Synopses & Reviews
andlt;bandgt;Fat, forty-four, father of three sons, and facing a vasectomy, Mark Obmascik would never have guessed that his next move would be up a 14,000-foot mountain. But when his twelve-year-old son gets bitten by the climbing bug at summer camp, Obmascik can't resist the opportunity for some high-altitude father-son bonding by hiking a peak together. After their first joint climb, addled by the thin air, Obmascik decides to keep his head in the clouds and try scaling andlt;iandgt;allandlt;/iandgt; 54 of Colorado's 14,000-foot mountains, known as the Fourteeners -- and to do them in andlt;iandgt;less than one yearandlt;/iandgt;.andlt;/bandgt; andlt;BRandgt; andlt;BRandgt; The result is andlt;iandgt;Halfway to Heavenandlt;/iandgt;, Pulitzer Prize-winning journalist Obmascik's rollicking, witty, sometimes harrowing, often poignant chronicle of an outrageous midlife adventure that is no walk in the park, although sometimes it's andlt;iandgt;A Walk in the Woodsandlt;/iandgt; -- but with more sweat and less oxygen. Half a million people try climbing a Colorado Fourteener every year, but only twelve hundred have reported summiting them all. Can an overweight, stay-at-home dad become No. 1,201? andlt;BRandgt; andlt;BRandgt; With his ebullient personality and sparkling prose, Obmascik brings us inside the quirky, colorful subculture of mountaineering obsessives who summit these mountains year after year. Honoring his concerned wife's orders not to climb alone, Obmascik drags old friends up the slopes, some of them lifelong flatlanders tasting thin air for the first time, and lures seasoned Rockies junkies into taking on a huffing, puffing newbie by bribing them with free beer, lunches, and car washes. Among the new friends he makes are an ex-drag racer trying to perform a headstand on every summit, the lead oboe player in a Hebrew salsa band, and a climber with the counterproductive pre-climb ritual of gulping down four beers and a burrito. Along the way, Obmascik experiences the raw, rowdy, and rarely seen intimacy of male friendship, braced by the double intoxicants of adrenaline and altitude. andlt;BRandgt; andlt;BRandgt; Though danger is always present -- the Colorado Fourteeners have killed more climbers than Mount Everest -- Mark knows his aging scalp can't afford the hair-raising adventures of Jon Krakauer's andlt;iandgt;Into Thin Airandlt;/iandgt;, and his quest becomes a story of family, friendship, and fraternity. In Obmascik's summer of climbing, he loses fifteen pounds, finds a few dozen man-dates, and gains respect for the history of these storied mountains (home to cannibalism, gold rushes, shoot-outs, and one of the nation's most famed religious shrines). As much about midlife and male bonding as it is about mountains, andlt;iandgt;Halfway to Heavenandlt;/iandgt; tells how weekend warriors can survive them all as they reach for those most distant things -- the summits of mountains and a teenage son. And as one man exceeds the physical achievements of his youth, he discovers that age -- like summit height -- is just a number.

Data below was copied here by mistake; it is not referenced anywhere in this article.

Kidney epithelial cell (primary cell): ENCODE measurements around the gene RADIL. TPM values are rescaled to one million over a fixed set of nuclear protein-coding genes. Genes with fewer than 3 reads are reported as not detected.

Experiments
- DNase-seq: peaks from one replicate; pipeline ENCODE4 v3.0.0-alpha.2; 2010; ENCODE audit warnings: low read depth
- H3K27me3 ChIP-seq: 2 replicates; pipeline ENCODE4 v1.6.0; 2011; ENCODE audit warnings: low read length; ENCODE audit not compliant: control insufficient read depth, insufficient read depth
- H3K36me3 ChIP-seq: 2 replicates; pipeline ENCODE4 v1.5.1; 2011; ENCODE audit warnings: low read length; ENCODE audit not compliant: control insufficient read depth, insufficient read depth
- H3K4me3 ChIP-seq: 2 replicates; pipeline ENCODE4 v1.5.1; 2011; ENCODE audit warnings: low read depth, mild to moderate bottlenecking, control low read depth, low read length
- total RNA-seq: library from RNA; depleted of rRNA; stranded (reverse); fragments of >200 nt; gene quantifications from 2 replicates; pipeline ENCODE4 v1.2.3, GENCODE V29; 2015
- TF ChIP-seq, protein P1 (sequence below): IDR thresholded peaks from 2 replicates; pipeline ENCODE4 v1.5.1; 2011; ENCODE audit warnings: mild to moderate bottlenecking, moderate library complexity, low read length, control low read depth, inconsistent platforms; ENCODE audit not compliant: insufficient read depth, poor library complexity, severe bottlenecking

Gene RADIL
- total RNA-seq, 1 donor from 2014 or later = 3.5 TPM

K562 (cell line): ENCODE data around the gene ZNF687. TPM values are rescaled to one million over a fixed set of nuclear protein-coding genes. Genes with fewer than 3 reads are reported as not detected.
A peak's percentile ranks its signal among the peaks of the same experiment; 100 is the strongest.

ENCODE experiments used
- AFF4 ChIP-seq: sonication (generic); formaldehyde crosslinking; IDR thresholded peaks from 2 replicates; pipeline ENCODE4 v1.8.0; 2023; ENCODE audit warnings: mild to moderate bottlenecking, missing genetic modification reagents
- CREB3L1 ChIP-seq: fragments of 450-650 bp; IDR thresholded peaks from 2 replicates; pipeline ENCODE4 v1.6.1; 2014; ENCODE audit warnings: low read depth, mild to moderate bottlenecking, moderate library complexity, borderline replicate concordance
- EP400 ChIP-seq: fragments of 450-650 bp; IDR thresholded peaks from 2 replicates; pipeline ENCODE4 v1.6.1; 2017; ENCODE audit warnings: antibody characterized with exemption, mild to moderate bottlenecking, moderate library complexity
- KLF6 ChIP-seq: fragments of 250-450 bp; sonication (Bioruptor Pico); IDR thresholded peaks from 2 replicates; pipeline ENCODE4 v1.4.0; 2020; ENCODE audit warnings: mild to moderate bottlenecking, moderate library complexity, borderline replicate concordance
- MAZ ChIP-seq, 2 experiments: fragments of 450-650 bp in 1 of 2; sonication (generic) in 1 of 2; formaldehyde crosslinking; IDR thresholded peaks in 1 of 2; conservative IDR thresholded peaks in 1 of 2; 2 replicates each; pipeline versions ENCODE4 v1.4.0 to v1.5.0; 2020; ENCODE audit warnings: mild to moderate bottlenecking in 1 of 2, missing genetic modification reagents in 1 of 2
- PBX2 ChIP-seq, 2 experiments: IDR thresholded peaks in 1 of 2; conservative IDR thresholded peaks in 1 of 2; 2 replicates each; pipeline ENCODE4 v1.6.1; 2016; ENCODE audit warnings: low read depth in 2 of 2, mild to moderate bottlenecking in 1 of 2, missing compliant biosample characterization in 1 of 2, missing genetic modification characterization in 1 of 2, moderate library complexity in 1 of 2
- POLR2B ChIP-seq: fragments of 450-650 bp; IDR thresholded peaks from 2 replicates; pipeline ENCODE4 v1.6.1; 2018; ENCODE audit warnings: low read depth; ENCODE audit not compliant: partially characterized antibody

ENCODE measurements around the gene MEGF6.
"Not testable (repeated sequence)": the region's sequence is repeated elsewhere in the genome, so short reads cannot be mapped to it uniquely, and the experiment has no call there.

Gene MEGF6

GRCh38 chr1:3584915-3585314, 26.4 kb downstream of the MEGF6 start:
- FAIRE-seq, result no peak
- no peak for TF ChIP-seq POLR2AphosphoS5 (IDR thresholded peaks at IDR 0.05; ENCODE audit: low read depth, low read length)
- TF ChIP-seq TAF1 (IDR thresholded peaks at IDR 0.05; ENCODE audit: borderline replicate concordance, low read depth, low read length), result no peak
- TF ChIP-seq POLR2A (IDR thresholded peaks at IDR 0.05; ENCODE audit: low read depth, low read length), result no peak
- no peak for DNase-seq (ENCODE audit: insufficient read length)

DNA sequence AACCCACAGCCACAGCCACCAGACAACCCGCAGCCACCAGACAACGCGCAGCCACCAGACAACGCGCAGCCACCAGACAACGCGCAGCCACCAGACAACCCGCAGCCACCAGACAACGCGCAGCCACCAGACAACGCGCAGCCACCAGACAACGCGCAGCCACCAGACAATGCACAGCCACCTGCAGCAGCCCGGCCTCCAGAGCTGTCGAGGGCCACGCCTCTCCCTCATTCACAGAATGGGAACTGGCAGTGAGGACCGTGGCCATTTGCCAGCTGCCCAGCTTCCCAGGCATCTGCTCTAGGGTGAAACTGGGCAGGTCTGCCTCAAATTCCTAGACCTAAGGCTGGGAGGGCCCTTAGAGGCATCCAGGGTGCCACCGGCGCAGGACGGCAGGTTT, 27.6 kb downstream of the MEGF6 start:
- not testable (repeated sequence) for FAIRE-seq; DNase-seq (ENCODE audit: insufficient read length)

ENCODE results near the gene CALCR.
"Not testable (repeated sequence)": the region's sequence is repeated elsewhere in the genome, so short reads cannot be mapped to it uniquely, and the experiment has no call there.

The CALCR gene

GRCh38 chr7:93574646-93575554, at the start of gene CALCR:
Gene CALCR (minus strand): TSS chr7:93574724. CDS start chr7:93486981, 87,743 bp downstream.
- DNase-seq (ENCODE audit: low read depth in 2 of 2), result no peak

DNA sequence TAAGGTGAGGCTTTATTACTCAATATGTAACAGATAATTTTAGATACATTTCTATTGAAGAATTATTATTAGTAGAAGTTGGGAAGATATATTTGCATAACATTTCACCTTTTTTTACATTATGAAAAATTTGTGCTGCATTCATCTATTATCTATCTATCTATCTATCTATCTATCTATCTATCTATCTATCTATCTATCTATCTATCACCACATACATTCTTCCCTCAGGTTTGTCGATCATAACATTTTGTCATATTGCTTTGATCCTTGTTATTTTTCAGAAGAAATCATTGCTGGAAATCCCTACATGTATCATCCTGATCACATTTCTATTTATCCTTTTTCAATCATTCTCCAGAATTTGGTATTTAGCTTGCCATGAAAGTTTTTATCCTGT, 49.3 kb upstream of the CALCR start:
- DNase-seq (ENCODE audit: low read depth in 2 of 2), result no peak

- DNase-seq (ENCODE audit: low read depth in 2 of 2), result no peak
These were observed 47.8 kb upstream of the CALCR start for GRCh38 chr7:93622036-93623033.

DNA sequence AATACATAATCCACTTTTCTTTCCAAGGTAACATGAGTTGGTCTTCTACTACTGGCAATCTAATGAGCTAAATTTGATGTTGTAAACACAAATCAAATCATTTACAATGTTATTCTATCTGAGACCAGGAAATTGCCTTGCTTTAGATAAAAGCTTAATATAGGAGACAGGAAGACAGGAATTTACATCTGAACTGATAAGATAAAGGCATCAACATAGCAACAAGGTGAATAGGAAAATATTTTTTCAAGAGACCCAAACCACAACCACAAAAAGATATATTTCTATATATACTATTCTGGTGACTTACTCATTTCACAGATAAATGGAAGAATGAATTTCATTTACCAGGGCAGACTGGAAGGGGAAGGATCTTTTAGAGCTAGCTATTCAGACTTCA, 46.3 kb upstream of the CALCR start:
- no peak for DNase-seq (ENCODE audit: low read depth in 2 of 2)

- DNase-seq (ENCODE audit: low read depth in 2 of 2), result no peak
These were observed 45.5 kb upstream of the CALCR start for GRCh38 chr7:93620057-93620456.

"In this hilarious midlife picaresque, journalist Obmascik (The Big Year) set himself the goal of climbing all 54 Colorado mountain peaks that are higher than 14,0000 feet because it was both hard, and not too hard thousands have completed the technically undemanding circuit. He hit the gym, pared two pounds from his flabby frame and spent a summer plodding and wheezing up the 'fourteeners,' trying to keep up with the better-conditioned women and older men who cruised past toward the summits. Obmascik dodged lightning bolts, took a few hair-raising tumbles, admired the majestic scenery and experienced the exaltation of having truly earned his post-climb bacon double-cheeseburgers. Above all, he bonded with his 'man-dates' male climbing partners who head to the hills seeking refuge from woman troubles, fear of needles and numbing desk jobs. Their slightly feckless masculinity harmonizes with the shaggy-dog stories the author sprinkles in about the miners, cannibals and odious Texans who populate Colorado's mountain lore. Instead of the rarefied spirituality of typical mountaineering narratives, Obmascik's saga revels in off-color jokes and humiliating pratfalls; the result feels like a raucous bowling night, with moderate oxygen deprivation, on the brink of an abyss." Publishers Weekly (Copyright Reed Business Information, Inc.)
About the Author
Mark Obmascik is a Pulitzer Prizeand#8211;winning journalist and bestselling author of andlt;iandgt;The Big Yearandlt;/iandgt;, which was made into a movie, and andlt;iandgt;Halfway to Heavenandlt;/iandgt;.andnbsp;He won the 2009 National Outdoor Book Award for outdoor literature, the 2003 National Press Club Award for environmental journalism, and was lead writer for the andlt;iandgt;Denver Postandlt;/iandgt; team that won the 2000 Pulitzer Prize. He lives in Denver with his wife and their three sons.